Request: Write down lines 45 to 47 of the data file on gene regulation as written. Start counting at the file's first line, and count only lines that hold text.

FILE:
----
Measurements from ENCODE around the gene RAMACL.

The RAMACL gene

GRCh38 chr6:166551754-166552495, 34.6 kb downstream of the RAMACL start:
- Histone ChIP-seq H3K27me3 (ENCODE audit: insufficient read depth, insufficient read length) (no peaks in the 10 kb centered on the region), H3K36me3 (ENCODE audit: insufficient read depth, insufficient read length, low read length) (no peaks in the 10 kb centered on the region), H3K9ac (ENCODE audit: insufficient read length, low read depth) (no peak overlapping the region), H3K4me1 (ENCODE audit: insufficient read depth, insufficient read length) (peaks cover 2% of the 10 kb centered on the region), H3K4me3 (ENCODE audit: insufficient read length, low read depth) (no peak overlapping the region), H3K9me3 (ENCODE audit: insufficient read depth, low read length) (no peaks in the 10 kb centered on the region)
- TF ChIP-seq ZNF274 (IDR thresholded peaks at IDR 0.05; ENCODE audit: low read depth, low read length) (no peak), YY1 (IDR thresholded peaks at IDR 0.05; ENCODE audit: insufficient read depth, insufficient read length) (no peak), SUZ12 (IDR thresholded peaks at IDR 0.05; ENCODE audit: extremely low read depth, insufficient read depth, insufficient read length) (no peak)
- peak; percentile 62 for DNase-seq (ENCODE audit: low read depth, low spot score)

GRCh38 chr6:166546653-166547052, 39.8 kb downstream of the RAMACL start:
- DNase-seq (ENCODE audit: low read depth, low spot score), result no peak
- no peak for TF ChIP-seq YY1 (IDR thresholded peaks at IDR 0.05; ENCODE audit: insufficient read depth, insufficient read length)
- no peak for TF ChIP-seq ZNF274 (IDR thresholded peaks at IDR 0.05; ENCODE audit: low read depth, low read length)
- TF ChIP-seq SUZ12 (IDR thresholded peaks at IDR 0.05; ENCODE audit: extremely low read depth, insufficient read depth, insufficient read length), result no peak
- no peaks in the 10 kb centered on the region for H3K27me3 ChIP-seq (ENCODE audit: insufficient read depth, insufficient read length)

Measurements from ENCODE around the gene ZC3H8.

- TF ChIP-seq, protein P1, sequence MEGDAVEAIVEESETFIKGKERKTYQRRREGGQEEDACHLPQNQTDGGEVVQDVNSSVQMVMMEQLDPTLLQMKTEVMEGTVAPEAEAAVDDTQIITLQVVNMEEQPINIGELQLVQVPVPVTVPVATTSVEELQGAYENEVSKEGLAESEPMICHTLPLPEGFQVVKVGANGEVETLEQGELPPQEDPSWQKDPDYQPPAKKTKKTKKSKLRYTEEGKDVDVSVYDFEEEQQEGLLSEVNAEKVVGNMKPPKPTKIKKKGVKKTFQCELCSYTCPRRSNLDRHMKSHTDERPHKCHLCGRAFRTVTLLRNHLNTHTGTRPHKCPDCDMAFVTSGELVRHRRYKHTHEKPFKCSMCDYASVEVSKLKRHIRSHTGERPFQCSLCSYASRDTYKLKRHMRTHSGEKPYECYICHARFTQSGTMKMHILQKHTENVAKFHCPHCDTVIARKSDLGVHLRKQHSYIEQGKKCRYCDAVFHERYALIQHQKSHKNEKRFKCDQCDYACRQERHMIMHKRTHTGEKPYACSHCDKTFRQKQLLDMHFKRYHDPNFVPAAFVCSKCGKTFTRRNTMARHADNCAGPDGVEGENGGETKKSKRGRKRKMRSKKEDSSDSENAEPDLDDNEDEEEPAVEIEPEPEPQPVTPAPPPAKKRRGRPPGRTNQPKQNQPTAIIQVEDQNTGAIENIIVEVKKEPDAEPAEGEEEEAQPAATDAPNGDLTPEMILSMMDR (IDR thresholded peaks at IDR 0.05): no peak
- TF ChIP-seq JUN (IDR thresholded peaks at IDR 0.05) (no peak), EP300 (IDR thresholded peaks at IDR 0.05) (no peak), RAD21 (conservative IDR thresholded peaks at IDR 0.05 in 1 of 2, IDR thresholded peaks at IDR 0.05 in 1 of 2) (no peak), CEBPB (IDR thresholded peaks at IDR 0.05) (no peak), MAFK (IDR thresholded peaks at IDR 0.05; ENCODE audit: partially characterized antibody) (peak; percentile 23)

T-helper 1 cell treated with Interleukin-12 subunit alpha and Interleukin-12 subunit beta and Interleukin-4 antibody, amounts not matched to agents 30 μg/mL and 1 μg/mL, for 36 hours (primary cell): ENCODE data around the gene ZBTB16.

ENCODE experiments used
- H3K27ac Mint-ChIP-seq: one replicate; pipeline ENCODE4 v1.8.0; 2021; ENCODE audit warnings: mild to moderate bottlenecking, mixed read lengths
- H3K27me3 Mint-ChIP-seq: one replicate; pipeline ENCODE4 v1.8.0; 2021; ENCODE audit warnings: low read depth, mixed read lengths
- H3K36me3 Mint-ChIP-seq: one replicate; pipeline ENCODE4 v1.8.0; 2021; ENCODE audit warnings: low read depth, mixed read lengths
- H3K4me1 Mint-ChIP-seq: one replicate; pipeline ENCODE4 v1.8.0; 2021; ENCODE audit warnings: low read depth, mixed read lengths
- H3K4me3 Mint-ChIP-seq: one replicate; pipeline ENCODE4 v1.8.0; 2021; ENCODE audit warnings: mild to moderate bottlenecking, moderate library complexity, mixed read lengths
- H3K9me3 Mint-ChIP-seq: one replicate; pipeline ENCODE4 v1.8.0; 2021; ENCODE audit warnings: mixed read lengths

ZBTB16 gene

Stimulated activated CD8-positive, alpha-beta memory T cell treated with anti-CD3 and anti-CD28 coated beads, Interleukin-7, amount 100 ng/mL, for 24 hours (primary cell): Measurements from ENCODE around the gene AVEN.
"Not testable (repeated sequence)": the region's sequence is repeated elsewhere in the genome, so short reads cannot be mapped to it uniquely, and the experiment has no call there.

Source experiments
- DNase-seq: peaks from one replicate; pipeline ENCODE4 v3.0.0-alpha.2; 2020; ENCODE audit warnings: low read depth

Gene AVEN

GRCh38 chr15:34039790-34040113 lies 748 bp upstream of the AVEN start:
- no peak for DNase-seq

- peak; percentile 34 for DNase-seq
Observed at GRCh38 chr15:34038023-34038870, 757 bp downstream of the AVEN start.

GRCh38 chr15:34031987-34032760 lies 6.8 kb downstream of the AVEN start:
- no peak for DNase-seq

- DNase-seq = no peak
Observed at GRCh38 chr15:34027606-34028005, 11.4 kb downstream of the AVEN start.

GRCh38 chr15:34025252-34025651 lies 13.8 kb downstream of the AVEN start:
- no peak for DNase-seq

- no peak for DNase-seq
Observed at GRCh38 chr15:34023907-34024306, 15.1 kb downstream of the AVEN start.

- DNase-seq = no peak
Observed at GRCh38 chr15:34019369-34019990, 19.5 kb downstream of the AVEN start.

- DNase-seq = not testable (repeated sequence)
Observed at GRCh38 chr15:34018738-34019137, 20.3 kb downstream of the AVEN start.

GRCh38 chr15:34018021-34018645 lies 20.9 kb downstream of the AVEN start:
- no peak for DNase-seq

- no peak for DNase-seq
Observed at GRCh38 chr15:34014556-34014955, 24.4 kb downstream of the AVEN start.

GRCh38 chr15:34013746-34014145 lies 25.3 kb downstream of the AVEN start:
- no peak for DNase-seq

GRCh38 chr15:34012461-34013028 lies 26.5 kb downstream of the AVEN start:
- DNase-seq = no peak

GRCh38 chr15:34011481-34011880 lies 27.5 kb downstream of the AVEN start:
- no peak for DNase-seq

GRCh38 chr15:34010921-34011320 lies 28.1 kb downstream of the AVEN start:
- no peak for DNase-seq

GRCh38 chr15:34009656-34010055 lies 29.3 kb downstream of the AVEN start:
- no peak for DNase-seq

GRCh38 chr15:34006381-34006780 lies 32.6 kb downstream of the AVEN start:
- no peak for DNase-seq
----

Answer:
Observed at GRCh38 chr15:34018738-34019137, 20.3 kb downstream of the AVEN start.

GRCh38 chr15:34018021-34018645 lies 20.9 kb downstream of the AVEN start:
- no peak for DNase-seq